How to Prevent Power of Attorney Abuse
Power of attorney is an essential legal document that all adults should have. It allows you to name someone you trust to manage your finances for you if you’re ever unable to yourself.
However, if the person you name as your power of attorney turns out to be untrustworthy, that person can take advantage of you. That’s why power of attorney is sometimes called a “license to steal.”
Because the potential for misuse of power of attorney is a real problem, it’s important to take steps to protect yourself and your finances when drafting this document. Here’s what you need to know about avoiding power of attorney abuse.
What is power of attorney?
This legal document allows you to appoint someone to act on your behalf in certain legal and financial matters. You (the person appointing a power of attorney) are called the principal. The person appointed to act on your behalf is called the agent.
Usually, power of attorney is a tool used to plan for future incapacity, which could happen if an accident, illness or cognitive impairment such as dementia leaves you unable to handle your finances on your own. However, it can be used to give someone temporary power to handle specific financial transactions for you, such as signing business documents while you’re traveling.
The scope of your agent’s power is determined by the type of power of attorney that is drafted:
- General power of attorney gives your agent broad powers to handle any sort of financial transaction for you if you’re unable to yourself.
- Limited power of attorney limits the scope of your agent’s power to a specific transaction, types of transactions or a period of time.
- Springing power of attorney takes effect only in certain circumstances that you designate, such as being designated by doctors that you are no longer competent to handle your affairs.
- Durable power of attorney remains in effect after the principal becomes incapacitated.
When using this document to plan for the future, it’s best to have a general durable power of attorney so your agent has broad powers and doesn’t face any roadblocks when stepping in to help with your finances. However, this also can open the door to power of attorney abuse.
What is power of attorney abuse?
Abuse of power of attorney can happen in many ways. However, it typically happens when the person you name as your power of attorney doesn’t act in your best interest.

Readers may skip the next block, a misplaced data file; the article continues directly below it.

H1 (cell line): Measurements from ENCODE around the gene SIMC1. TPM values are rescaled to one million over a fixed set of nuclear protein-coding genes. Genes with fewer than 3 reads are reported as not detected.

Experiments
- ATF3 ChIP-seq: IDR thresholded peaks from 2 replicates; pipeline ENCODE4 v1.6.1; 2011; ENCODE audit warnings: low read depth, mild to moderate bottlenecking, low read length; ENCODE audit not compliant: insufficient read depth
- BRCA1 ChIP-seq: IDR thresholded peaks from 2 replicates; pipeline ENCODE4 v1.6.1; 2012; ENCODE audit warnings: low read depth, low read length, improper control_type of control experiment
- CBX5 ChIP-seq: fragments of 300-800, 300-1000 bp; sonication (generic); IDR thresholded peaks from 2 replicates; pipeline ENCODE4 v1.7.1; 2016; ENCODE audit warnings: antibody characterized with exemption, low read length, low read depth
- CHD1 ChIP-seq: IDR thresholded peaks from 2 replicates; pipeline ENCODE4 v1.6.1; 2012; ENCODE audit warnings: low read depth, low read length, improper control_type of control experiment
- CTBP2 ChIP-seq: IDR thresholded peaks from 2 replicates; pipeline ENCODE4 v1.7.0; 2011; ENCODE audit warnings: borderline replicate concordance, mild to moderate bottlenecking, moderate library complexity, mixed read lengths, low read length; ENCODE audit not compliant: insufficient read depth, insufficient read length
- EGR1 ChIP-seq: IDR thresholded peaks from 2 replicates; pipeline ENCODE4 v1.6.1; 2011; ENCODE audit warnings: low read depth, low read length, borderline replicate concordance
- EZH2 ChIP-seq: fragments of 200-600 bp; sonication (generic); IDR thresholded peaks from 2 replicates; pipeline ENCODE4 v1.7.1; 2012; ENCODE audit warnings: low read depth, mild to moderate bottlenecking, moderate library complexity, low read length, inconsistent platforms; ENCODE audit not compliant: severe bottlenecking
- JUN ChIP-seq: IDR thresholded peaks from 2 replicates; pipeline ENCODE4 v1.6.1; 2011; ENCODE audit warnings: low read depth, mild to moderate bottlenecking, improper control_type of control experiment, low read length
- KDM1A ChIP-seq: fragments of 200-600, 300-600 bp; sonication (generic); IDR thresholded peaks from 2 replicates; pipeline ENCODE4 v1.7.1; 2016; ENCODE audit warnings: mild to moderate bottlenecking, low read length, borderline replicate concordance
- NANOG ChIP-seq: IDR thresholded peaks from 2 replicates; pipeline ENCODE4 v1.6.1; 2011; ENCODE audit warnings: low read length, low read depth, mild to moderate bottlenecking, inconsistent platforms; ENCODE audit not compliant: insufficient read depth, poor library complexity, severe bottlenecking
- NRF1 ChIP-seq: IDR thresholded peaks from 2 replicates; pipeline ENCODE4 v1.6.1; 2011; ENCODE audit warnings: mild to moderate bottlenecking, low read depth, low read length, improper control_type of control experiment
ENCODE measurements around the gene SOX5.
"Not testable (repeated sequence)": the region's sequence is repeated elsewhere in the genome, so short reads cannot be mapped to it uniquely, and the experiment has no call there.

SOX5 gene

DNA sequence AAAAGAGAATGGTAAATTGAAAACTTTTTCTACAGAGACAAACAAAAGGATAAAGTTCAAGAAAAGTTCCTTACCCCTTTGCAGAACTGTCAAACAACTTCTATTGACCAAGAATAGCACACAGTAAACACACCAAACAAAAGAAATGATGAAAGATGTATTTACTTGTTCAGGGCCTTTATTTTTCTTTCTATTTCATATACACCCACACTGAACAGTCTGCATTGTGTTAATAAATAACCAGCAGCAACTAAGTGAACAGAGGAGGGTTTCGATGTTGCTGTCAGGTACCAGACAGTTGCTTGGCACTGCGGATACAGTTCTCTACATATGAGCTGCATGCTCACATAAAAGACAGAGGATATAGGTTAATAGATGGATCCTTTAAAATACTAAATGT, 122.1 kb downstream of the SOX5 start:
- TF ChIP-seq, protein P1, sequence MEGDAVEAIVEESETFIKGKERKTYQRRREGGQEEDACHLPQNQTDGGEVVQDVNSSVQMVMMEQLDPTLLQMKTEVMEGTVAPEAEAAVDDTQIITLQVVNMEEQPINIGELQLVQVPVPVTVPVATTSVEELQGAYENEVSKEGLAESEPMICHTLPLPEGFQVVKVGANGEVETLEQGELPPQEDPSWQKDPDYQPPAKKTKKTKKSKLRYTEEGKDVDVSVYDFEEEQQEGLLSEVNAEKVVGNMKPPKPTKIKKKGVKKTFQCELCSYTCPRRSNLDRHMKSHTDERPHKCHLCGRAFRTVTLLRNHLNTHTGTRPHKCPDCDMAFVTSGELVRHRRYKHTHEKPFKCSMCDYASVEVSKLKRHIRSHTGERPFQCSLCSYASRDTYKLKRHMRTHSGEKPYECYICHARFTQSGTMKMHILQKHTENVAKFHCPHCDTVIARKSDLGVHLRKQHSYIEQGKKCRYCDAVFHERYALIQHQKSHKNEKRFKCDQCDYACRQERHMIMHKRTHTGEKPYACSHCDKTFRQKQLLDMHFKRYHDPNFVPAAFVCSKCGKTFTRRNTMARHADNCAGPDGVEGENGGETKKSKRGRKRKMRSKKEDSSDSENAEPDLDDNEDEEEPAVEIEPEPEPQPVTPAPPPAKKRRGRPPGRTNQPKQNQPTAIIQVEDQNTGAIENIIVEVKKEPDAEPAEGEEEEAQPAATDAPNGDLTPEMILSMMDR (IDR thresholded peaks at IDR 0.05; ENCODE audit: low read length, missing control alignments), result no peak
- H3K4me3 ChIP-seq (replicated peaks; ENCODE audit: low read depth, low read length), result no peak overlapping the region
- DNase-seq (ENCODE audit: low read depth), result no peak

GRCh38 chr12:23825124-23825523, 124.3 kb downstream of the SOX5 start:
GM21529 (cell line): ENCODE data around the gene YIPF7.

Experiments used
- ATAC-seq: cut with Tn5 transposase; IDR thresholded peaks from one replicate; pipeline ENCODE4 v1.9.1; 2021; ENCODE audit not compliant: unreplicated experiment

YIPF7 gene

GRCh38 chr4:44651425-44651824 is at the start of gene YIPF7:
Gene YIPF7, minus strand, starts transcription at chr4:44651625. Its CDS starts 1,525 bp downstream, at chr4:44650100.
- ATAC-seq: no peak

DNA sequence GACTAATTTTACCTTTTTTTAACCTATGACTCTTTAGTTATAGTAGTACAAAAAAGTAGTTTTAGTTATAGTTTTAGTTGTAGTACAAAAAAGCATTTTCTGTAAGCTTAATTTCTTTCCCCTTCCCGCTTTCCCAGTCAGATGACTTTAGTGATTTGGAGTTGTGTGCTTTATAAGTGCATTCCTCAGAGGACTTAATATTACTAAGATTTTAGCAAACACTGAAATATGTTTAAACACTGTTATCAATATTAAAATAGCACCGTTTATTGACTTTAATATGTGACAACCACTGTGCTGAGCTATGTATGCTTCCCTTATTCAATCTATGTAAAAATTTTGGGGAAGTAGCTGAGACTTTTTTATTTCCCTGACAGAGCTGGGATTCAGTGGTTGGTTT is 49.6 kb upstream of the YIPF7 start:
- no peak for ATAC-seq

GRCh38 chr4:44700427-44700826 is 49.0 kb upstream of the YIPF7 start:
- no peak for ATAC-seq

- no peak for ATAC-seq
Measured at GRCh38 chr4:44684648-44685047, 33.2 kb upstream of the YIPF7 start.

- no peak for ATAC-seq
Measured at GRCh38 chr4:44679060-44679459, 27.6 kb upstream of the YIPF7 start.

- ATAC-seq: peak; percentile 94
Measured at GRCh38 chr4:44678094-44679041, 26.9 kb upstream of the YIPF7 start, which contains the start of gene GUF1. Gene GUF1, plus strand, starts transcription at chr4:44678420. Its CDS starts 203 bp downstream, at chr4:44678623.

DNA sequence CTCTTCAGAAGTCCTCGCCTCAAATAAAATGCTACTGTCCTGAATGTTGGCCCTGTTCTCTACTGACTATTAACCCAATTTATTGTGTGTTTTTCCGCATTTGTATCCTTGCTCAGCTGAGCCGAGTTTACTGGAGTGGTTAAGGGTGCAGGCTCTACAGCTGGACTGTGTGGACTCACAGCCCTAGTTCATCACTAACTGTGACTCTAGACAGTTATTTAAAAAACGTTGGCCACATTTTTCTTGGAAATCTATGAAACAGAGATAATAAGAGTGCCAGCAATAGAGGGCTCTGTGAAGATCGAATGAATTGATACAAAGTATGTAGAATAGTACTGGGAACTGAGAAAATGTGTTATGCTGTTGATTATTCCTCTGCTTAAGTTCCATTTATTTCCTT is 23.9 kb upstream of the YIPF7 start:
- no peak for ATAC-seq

Your agent is required to be a fiduciary, meaning that he or she must act solely in your best interest. Your agent must manage your money in a way that benefits you and is expected to keep detailed records.
However, there often isn’t anyone looking over the shoulder of a power of attorney to ensure that fiduciary duty is upheld. As a result, there are a variety of ways power of attorney can be abused according to the U.S. Department of Justice:
- Self-dealing: An agent uses the principal’s money for himself rather than for the principal’s needs.
- Exceeding the scope of authority: An agent does things that the power of attorney document doesn’t allow, such as gifting the principal’s money to himself.
- Deviating from principal’s expectations: The agent handles money in a way that undermines the way the principal wants his money managed.
- POA document forgery: This can happen when a signature is forged on a power of attorney document or the principal is coerced into signing a document by someone who wants to take advantage of the principal.
If not caught quickly, power of attorney abuse can result in serious financial loss. Victims can have their bank accounts raided, their savings drained and their property sold out from under them. It also can lead to emotional, psychological and physical abuse.
How to prevent abuse of power of attorney
Don’t let the possibility for abuse of power of attorney scare you away from granting this power to someone. If you don’t name someone you trust as your power of attorney while you are healthy and mentally competent, you risk having someone you wouldn’t normally trust talk you into naming him or her your power of attorney. Or a judge might have to appoint someone to be your conservator to manage your finances if you can’t.
You can reduce the risk of power of attorney abuse by taking the following steps:
Choose someone you trust
When choosing a power of attorney, “trust is more important than anything else—more than financial experience, than accounting experience,” says estate planning attorney Harry Margolis, who is author of “The Baby Boomers Guide to Trusts” and creator of AskHarry.info.
Avoid naming anyone who has financial problems, addictive behavior, relationship problems, legal problems, a history of lying or avoiding responsibility. Margolis also cautions against naming someone who has an authoritarian or controlling personality because that person will be less likely to be transparent with other family members when it comes to managing your money.
You can name co-agents to avoid giving too much power to just one person. If you do this, though, make sure the power of attorney document states that the agents can act independently of each other. Otherwise, it can be very cumbersome getting them both together to sign documents or on the phone to provide consent for transactions, Margolis says.